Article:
To Daniel Bury of Moreton, 37 in trust for testator's 
daughter Mary at the age of 20 years. 

To son John Tucker, gold watch. To father-in-law Samuel 
Chafife, the 30 in trust for said son John, and .30 for daughter 

To brother William Tucker, " my best coat, two waistcoats, 
and my best breeches." 

Residue to wife Philippa, who is Sole Executrix. 

Proved July i6th, 1760. 

1760. Thomas Tucker of Handsknoll, in the parish of 
Slapton, i6th Dec., 1758, desires to be "buried in a decent, 
handsome, Christian-like manner, and when I am so interred 
it is my will and desire that a tomb be erected or built upon 
my body." To the poor of Slapton, 305. To wife Mary, the 
best bed and crocks. To son Thomas, 40 ; and to daughter 
Mary, 150. To nephew John Tucker, tenement at Burleston, 
in parish of Blackawton " for two years succeeding my death." 

Residue to said nephew John Tucker, Nicholas Helmer of 
Charleton, and George Jellard the younger, for benefit of sons 
Thomas and Henry Tucker at 21. 

Residue includes freehold lands in Blackawton, which are to 
revert, failing issue, male or female, to brother John Tucker's 

The Trustees are joint Exors. 

Proved 2Oth Sept., 1760. 


1765. The last Will of Hannah Hamlyn of Widecombe-in- 
the-Moor, Spinster, ist Dec., 1760. 

She mentions her brothers Hugh and Edward, her " cousins" 
Joan, daughter of Edward Hamlyn, and Hannah, wife of 
George Wycott. 

Residue, including " lands, hereditaments, messuages, &c.," 
to " cousin " William, son of brother William Hamlyn, to 
" cousin" Hannah, and to Hannah, daughter of George Wycott, 
in equal shares. They are joint Exors. 

Proved I5th May, 1765. 

NOTE. Testatrix was a sister of William Hamlyn of Dunstone, who 
had died 1736. ''Cousin," really nephew, William, was a posthumous 
son and heir, who ultimately sold this ancestral manor, and died in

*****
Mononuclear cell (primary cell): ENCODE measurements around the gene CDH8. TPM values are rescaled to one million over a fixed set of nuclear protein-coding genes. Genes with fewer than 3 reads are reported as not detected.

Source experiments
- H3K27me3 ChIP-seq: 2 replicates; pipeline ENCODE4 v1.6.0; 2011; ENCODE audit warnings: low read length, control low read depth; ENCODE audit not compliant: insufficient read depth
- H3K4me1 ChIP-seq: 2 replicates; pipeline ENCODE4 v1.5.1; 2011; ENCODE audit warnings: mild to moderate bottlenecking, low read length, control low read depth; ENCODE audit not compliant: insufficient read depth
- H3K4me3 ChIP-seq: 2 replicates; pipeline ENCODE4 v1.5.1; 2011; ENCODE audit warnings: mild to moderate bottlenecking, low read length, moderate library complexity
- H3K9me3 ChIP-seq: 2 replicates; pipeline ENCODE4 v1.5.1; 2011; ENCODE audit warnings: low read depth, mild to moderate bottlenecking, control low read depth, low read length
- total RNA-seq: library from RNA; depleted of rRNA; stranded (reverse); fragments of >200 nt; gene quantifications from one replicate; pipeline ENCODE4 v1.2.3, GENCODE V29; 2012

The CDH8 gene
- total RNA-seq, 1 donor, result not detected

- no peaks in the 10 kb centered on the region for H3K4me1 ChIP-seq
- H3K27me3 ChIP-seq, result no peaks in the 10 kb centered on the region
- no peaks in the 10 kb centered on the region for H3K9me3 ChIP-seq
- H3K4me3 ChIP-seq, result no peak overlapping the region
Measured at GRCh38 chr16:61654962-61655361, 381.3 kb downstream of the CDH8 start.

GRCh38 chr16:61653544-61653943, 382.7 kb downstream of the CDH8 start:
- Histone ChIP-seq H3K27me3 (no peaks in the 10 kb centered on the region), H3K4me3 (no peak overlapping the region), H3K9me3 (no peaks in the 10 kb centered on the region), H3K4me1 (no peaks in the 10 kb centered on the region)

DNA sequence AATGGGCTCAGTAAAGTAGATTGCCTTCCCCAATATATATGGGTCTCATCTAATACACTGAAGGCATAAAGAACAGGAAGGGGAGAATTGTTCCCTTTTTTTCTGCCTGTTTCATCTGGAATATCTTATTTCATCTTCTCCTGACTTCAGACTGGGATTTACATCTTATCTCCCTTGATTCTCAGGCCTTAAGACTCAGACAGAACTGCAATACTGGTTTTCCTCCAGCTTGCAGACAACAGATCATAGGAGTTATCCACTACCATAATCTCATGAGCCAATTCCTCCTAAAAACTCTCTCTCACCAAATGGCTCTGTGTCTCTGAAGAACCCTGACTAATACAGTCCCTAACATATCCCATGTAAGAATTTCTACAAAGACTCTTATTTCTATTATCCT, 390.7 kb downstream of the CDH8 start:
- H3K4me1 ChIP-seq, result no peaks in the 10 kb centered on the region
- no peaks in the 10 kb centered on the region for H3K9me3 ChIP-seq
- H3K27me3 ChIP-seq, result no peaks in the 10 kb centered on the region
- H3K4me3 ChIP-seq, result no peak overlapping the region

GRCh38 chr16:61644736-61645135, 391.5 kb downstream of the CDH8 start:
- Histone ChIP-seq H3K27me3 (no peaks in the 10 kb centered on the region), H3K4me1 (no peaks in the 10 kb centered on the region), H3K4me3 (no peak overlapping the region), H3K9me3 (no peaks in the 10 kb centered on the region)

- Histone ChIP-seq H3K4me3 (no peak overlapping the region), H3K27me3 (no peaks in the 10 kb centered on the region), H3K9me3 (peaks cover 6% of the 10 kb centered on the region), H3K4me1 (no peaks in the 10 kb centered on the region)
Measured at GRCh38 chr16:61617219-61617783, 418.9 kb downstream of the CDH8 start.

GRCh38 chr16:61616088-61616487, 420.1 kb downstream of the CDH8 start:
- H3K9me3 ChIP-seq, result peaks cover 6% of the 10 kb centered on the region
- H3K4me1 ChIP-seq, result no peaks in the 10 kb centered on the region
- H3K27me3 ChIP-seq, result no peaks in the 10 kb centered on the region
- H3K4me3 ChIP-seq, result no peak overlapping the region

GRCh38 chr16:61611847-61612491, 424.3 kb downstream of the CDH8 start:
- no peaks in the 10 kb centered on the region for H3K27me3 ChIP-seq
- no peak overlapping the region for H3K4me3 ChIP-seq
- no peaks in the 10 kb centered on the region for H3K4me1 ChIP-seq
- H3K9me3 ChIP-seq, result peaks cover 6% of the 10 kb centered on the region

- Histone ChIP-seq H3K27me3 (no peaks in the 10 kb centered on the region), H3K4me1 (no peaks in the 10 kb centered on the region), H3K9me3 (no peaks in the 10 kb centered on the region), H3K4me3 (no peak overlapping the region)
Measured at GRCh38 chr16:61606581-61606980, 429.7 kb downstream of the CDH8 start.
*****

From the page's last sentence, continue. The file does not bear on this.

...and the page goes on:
1767. The last Will of Mary Tucker of Blackawton, Widow, 
29th Dec., 1755. 

She leaves to Crispin Tucker of Harbertonford her leasehold 
interest in an estate called Clovelly, in Slapton, charged with 
annuities of 403. to Thomazine, wife of William Mitchell of 
Halberton, and Rosa Pike of Stokefleming, widow. 

She bequeaths to the overseers of the poor of the parish of 
Blackawton, and their successors, for ever, the annual sum of 
405. at Christmas in trust, to distribute it amongst such poor 
persons of the said parish as are not in receipt of monthly or 
other relief. The said annuity to issue out of land situated at 
Lupridge, in County of Devon, which she had recently purchased 
of Richard Hingston, thatcher, of Blackawton ; and subject to 
this annuity, and not otherwise, she devised the said estate in 
fee simple to Walter Square of Brixham, his heirs and assigns. 

Proved Aug. 271!), 1757. 

NOTE. This gift was void by the Mortmain Act of Qth George II., 
c. 36, and is unnoticed by the Charity Commissioners. It should have 
been made by deed dated twelve months before the date of donor's 
death, and enrolled in Court of Chancery. 


1774. Admon. to the estate of William Hamlyn of Wide- 
combe-in-the-Moor, granted 6th Dec., 1774, to Francis his son, 
Agnes, the widow, having renounced. 

1776. Admon. to the effects of Ann Hamlyn of Widecombe, 
granted 26th Aug., 1776, to her mother Ann, wife of Hugh 
Hamlyn of Blackslade. 

NOTE. Hugh Hamlyn, son and heir of Hugh Hamlyn and Mary 
Leaman, was the eldest brother of the John Hamlyn who settled at 

1778. Admon. to the estate of Edward Hamlyn of Scob- 
betor, in the parish of Widecombe, deceased, intestate, granted 
I4th Feb., 1778, to Ann his widow. 

NOTE. The maiden name of the widow may have been VVakeham, 
as Elizabeth Wakeham of Totnes, spinster, probably her sister, joins 
the bond of obligation. 

Deceased had a leasehold interest in the Scobbetor estate, terminable 
on the life of his eldest brother William Hamlyn of Dunstone. They 
were the uncles of John Hamlyn, who, having sold his inheritance in 
Widecombe, removed to Brent, and died there. See will, post, June, 

1783. The last Will of Walter Hamlyn of Widecombe-in- 
the-Moor, 8th April, 1783. He leaves his wife Ann an annuity 
of 8 to issue out of (> Wooder"; to second and fourth sons, 
John and James, ;ioo each. To daughter Mary, wife of Digory 
Hill, of the county of Cornwall, ;ioo. 

Mentions an illegitimate son, the child of one Margaret Steer, 
who is entitled to " a legal settlement " at Bovey Tracy. 

He leaves the Wooder estate to son Thomas and his heirs